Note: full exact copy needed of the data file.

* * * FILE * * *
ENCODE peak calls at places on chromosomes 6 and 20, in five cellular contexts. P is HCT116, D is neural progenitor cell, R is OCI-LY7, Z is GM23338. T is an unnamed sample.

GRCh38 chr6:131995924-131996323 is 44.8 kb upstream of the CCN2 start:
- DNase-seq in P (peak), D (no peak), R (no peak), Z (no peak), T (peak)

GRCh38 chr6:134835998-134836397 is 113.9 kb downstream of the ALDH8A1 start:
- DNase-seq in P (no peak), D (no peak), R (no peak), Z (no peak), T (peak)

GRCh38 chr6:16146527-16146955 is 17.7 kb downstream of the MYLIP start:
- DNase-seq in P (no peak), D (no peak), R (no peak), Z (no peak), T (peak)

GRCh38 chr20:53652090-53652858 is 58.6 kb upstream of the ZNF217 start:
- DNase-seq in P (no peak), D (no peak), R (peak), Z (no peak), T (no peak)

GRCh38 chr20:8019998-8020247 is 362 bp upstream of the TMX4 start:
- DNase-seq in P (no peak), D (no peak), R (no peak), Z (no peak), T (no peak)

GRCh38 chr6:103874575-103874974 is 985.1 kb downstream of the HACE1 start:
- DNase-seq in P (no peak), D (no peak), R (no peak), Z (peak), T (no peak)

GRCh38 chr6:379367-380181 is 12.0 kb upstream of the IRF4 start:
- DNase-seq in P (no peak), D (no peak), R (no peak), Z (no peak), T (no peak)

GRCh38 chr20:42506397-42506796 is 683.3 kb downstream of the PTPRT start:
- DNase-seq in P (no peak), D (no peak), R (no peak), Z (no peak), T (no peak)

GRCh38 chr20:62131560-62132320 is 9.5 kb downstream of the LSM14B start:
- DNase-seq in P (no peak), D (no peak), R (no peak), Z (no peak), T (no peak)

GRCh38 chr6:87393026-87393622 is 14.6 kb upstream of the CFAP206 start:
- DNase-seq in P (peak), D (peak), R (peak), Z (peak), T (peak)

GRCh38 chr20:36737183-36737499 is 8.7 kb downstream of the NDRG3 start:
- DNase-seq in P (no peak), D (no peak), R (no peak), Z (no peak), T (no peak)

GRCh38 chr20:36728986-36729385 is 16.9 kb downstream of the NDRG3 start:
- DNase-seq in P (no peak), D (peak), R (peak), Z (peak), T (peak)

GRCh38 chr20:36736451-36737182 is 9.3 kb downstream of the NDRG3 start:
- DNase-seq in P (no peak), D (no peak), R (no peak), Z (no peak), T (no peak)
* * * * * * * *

ENCODE peak calls at places on chromosomes 6 and 20, in five cellular contexts. P is HCT116, D is neural progenitor cell, R is OCI-LY7, Z is GM23338. T is an unnamed sample.

GRCh38 chr6:131995924-131996323 is 44.8 kb upstream of the CCN2 start:
- DNase-seq in P (peak), D (no peak), R (no peak), Z (no peak), T (peak)

GRCh38 chr6:134835998-134836397 is 113.9 kb downstream of the ALDH8A1 start:
- DNase-seq in P (no peak), D (no peak), R (no peak), Z (no peak), T (peak)

GRCh38 chr6:16146527-16146955 is 17.7 kb downstream of the MYLIP start:
- DNase-seq in P (no peak), D (no peak), R (no peak), Z (no peak), T (peak)

GRCh38 chr20:53652090-53652858 is 58.6 kb upstream of the ZNF217 start:
- DNase-seq in P (no peak), D (no peak), R (peak), Z (no peak), T (no peak)

GRCh38 chr20:8019998-8020247 is 362 bp upstream of the TMX4 start:
- DNase-seq in P (no peak), D (no peak), R (no peak), Z (no peak), T (no peak)

GRCh38 chr6:103874575-103874974 is 985.1 kb downstream of the HACE1 start:
- DNase-seq in P (no peak), D (no peak), R (no peak), Z (peak), T (no peak)

GRCh38 chr6:379367-380181 is 12.0 kb upstream of the IRF4 start:
- DNase-seq in P (no peak), D (no peak), R (no peak), Z (no peak), T (no peak)

GRCh38 chr20:42506397-42506796 is 683.3 kb downstream of the PTPRT start:
- DNase-seq in P (no peak), D (no peak), R (no peak), Z (no peak), T (no peak)

GRCh38 chr20:62131560-62132320 is 9.5 kb downstream of the LSM14B start:
- DNase-seq in P (no peak), D (no peak), R (no peak), Z (no peak), T (no peak)

GRCh38 chr6:87393026-87393622 is 14.6 kb upstream of the CFAP206 start:
- DNase-seq in P (peak), D (peak), R (peak), Z (peak), T (peak)

GRCh38 chr20:36737183-36737499 is 8.7 kb downstream of the NDRG3 start:
- DNase-seq in P (no peak), D (no peak), R (no peak), Z (no peak), T (no peak)

GRCh38 chr20:36728986-36729385 is 16.9 kb downstream of the NDRG3 start:
- DNase-seq in P (no peak), D (peak), R (peak), Z (peak), T (peak)

GRCh38 chr20:36736451-36737182 is 9.3 kb downstream of the NDRG3 start:
- DNase-seq in P (no peak), D (no peak), R (no peak), Z (no peak), T (no peak)